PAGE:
Tuesday, November 19, 2013

InFORM, MIT's New Medium

MIT’s media group presented it’s new digital medium called inFORM, recently.  This technology allows individuals to interact with digital media tangibly through the stimulation from the individual and reception and reaction of the board. Conversely, interaction of the digital media with the physical world also takes place with the ability to move objects on the board through. The keys also change color and take on a chameleon facility.

The technology being used is the Kinect motion sensor, which you might be familiar with if you use Xbox: it recreates scanned body movements onto the board of 900 motorized “physical pixels.” The movement you see is feedback from actuators and linkages powering the system under the table, and the overhead, Kinect sensor and projector.

Pneumatic actuators, of which cylinders are the most common,
are the devices providing power and movement to automated
systems, machines and processes. A pneumatic cylinder is a
simple, low cost, easy to install device that is ideal for
producing powerful linear movement over a wide range of
velocities, and can be stalled without causing internal damage.

An actuator is a type of motor for moving or controlling a mechanism or system. It is operated by a source of energy, typically electric current, hydraulic fluid pressure, or pneumatic pressure, and converts that energy into motion. An actuator is the mechanism by which a control system acts upon an environment. -Wiki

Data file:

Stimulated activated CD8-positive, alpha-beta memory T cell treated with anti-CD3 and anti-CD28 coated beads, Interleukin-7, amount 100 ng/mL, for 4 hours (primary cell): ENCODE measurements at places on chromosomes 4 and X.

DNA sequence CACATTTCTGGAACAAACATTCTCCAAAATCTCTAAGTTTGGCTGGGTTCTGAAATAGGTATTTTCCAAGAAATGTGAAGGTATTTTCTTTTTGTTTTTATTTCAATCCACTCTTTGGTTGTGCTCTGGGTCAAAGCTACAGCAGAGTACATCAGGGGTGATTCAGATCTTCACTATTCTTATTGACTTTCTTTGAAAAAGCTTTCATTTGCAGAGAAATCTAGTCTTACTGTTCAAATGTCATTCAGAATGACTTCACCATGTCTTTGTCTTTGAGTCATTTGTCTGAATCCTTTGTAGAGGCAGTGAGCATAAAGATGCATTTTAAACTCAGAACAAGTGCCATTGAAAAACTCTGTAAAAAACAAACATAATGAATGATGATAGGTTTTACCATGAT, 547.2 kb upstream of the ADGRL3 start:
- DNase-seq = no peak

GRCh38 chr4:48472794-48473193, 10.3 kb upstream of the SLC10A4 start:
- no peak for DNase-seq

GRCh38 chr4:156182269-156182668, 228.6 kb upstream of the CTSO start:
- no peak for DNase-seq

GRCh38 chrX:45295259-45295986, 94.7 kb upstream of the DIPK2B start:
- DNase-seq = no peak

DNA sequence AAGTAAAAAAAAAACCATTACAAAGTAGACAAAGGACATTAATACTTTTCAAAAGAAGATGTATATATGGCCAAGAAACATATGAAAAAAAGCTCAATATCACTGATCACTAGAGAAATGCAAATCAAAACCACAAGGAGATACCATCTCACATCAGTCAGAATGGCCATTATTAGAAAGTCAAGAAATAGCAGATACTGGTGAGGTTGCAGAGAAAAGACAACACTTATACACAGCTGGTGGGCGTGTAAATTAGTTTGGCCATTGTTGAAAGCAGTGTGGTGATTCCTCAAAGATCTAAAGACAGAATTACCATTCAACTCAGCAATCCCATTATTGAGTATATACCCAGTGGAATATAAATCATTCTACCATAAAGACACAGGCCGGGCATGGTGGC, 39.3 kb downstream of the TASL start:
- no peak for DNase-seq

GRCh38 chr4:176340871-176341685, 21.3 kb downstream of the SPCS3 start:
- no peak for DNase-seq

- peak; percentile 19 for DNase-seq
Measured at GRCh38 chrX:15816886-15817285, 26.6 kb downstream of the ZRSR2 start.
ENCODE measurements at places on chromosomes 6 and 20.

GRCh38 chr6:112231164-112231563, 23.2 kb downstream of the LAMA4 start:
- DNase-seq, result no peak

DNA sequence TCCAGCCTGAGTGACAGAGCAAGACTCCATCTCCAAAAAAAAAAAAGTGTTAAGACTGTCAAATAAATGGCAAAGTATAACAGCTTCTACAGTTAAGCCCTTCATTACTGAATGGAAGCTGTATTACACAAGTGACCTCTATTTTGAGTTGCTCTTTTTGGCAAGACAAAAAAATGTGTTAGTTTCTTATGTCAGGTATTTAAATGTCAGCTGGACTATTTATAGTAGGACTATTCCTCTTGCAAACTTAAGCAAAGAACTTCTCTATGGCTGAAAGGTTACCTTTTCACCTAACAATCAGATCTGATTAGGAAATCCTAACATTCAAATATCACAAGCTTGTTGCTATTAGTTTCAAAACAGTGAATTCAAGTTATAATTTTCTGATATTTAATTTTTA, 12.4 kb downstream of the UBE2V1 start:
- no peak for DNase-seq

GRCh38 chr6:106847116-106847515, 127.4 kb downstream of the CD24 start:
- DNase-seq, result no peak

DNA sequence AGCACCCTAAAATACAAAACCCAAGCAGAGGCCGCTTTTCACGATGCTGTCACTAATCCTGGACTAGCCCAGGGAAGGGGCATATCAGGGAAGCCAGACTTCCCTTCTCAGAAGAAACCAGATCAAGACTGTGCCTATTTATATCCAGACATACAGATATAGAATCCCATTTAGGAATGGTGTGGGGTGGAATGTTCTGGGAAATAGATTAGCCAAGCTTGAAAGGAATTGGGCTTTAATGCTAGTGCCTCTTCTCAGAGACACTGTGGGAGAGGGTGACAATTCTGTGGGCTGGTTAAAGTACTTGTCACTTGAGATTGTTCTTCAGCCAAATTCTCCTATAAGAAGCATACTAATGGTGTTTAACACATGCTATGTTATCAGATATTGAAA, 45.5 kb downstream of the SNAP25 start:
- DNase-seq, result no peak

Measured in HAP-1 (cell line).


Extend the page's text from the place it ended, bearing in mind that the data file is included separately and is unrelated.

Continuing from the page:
Convert and output are associated words with actuators.

I think the potential for this technology has to do with Skype, the ability to telecommunicate. The board will erect 3D images, using “pixels,” as it already does but less, chunky, if you will. Maybe the clarity and vibrancy of the pixels could become more enhanced to the point that semi-holographic representations of people are made.
My outlandish idea is, what if what they call “pixels” or “pins” (like the child’s toy that has many pins and conforms to the shape of your fingers when pressed,) could rise and conform into a human-like representation with all of the colors enhanced to the point of near-realism.

Here is what the article “InForm: MIT technology makes it possible to 'be' two places at once” has said concerning inForm’s potential.

“As an interface and display, InForm has potential applications ranging from education, 3D prototyping, and surgical simulations to urban planning, architecture, and map making.”
“The group sees InForm as progress toward its Radical Atoms goal, which is to develop interactive materials that can dynamically change shape like pixels on a screen.” -Tim Hornyak

I don’t think inForm is in it’s final form.



Click link to see video: http://vimeo.com/79179138

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